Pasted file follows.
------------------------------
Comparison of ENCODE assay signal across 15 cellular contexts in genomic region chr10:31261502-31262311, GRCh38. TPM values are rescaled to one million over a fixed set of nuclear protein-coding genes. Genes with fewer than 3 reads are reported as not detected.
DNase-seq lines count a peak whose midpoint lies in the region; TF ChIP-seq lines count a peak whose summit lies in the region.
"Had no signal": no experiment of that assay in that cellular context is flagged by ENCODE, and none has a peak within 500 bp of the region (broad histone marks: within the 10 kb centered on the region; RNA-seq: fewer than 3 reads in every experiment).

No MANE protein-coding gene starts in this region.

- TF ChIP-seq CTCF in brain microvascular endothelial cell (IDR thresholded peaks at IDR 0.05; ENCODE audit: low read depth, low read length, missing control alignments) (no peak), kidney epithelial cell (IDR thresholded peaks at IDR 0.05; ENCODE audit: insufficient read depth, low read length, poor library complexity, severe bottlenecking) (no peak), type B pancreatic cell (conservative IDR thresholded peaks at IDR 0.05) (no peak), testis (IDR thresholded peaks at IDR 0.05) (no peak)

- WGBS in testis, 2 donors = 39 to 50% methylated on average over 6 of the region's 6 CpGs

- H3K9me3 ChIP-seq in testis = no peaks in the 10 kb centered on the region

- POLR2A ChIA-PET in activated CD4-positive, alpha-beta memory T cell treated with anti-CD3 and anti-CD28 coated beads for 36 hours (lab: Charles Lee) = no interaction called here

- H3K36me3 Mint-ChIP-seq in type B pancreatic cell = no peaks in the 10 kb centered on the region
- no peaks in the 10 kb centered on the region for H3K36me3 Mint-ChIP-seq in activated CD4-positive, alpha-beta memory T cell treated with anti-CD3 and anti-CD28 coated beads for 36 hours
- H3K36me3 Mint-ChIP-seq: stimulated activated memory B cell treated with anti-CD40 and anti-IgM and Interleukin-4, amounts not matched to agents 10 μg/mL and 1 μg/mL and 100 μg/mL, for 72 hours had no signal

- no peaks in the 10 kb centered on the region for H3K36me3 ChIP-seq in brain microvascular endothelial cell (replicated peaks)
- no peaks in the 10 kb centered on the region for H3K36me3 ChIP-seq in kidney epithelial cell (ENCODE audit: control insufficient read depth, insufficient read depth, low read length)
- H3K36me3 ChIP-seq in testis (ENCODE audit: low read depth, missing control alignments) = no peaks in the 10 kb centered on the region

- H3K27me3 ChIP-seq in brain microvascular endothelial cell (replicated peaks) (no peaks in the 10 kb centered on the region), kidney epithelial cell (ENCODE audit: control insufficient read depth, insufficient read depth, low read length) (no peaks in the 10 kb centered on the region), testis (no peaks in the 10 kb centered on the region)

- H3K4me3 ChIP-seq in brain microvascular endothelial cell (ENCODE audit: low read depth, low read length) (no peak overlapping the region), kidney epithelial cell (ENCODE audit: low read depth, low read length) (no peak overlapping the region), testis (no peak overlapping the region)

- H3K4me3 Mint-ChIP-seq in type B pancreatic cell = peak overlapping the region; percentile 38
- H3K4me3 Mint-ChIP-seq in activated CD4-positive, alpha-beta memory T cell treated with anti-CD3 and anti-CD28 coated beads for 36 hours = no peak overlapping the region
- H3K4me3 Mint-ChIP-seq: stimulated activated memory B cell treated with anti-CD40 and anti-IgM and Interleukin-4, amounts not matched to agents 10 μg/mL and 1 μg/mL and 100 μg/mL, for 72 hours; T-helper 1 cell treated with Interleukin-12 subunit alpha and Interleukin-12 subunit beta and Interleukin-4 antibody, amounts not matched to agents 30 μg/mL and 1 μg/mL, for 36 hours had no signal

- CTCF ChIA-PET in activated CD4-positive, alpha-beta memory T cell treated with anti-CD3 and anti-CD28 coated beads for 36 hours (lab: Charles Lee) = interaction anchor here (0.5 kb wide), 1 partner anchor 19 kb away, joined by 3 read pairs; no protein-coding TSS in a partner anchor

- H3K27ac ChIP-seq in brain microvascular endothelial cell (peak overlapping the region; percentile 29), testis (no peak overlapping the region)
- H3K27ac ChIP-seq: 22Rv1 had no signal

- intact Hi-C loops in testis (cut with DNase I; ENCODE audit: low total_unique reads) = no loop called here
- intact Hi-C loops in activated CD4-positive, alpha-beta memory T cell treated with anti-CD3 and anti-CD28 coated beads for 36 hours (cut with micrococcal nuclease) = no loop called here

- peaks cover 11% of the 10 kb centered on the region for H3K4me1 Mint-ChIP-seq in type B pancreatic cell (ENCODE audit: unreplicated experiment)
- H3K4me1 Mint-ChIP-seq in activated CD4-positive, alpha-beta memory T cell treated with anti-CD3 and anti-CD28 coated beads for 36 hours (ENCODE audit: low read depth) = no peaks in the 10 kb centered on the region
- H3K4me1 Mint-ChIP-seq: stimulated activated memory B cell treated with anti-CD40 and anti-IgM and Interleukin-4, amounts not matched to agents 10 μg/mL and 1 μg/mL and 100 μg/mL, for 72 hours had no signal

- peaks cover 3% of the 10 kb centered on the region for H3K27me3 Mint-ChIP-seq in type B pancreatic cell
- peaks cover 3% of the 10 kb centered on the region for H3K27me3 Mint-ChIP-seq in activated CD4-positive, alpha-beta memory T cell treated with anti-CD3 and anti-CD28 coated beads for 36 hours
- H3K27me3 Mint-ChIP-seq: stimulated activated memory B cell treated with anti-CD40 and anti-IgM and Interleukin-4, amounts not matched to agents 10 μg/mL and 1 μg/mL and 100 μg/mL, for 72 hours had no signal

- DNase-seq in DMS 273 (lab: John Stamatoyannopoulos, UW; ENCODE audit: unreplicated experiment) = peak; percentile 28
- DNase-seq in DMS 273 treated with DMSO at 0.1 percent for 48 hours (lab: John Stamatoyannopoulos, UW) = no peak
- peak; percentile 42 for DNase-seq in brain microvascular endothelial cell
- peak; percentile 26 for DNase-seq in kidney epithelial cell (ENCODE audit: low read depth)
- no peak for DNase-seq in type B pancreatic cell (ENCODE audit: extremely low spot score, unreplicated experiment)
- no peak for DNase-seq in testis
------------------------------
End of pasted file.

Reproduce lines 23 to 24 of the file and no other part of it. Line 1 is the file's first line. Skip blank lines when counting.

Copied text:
- intact Hi-C loops in testis (cut with DNase I; ENCODE audit: low total_unique reads) = no loop called here
- intact Hi-C loops in activated CD4-positive, alpha-beta memory T cell treated with anti-CD3 and anti-CD28 coated beads for 36 hours (cut with micrococcal nuclease) = no loop called here